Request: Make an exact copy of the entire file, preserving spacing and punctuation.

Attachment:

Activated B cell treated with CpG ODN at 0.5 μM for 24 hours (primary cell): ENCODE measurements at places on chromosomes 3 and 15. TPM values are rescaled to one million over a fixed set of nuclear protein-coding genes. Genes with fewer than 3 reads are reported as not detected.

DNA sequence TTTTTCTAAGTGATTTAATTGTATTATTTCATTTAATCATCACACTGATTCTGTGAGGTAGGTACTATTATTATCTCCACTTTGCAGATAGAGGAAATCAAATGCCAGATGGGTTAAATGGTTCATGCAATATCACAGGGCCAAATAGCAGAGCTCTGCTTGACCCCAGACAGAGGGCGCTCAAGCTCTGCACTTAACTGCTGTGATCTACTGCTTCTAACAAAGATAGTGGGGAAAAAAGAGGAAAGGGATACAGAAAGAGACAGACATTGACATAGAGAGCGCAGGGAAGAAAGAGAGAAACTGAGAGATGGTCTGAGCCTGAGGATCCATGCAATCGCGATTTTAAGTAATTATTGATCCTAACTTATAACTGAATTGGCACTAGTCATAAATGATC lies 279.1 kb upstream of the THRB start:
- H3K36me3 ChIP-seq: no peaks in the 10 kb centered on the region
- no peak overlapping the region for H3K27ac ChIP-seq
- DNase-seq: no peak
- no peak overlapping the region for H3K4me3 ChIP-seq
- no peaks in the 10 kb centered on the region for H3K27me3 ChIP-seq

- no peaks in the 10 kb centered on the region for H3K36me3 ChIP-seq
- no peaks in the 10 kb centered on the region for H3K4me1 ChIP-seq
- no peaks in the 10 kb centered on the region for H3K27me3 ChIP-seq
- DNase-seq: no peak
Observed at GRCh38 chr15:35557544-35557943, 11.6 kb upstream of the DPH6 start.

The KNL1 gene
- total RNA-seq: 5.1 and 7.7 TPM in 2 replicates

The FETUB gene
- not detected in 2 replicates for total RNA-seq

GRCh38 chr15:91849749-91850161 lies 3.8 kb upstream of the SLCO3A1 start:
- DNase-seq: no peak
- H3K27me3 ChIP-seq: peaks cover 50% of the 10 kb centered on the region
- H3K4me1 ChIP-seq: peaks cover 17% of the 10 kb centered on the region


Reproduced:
Activated B cell treated with CpG ODN at 0.5 μM for 24 hours (primary cell): ENCODE measurements at places on chromosomes 3 and 15. TPM values are rescaled to one million over a fixed set of nuclear protein-coding genes. Genes with fewer than 3 reads are reported as not detected.

DNA sequence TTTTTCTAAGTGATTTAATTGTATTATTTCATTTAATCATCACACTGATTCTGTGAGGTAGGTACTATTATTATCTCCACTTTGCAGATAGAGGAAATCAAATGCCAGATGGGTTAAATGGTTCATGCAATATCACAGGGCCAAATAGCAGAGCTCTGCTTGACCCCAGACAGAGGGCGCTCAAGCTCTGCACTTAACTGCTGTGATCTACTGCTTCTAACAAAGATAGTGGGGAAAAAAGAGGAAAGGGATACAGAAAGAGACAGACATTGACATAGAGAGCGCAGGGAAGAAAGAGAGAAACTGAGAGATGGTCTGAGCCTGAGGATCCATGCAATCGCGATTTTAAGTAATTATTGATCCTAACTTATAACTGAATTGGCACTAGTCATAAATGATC lies 279.1 kb upstream of the THRB start:
- H3K36me3 ChIP-seq: no peaks in the 10 kb centered on the region
- no peak overlapping the region for H3K27ac ChIP-seq
- DNase-seq: no peak
- no peak overlapping the region for H3K4me3 ChIP-seq
- no peaks in the 10 kb centered on the region for H3K27me3 ChIP-seq

- no peaks in the 10 kb centered on the region for H3K36me3 ChIP-seq
- no peaks in the 10 kb centered on the region for H3K4me1 ChIP-seq
- no peaks in the 10 kb centered on the region for H3K27me3 ChIP-seq
- DNase-seq: no peak
Observed at GRCh38 chr15:35557544-35557943, 11.6 kb upstream of the DPH6 start.

The KNL1 gene
- total RNA-seq: 5.1 and 7.7 TPM in 2 replicates

The FETUB gene
- not detected in 2 replicates for total RNA-seq

GRCh38 chr15:91849749-91850161 lies 3.8 kb upstream of the SLCO3A1 start:
- DNase-seq: no peak
- H3K27me3 ChIP-seq: peaks cover 50% of the 10 kb centered on the region
- H3K4me1 ChIP-seq: peaks cover 17% of the 10 kb centered on the region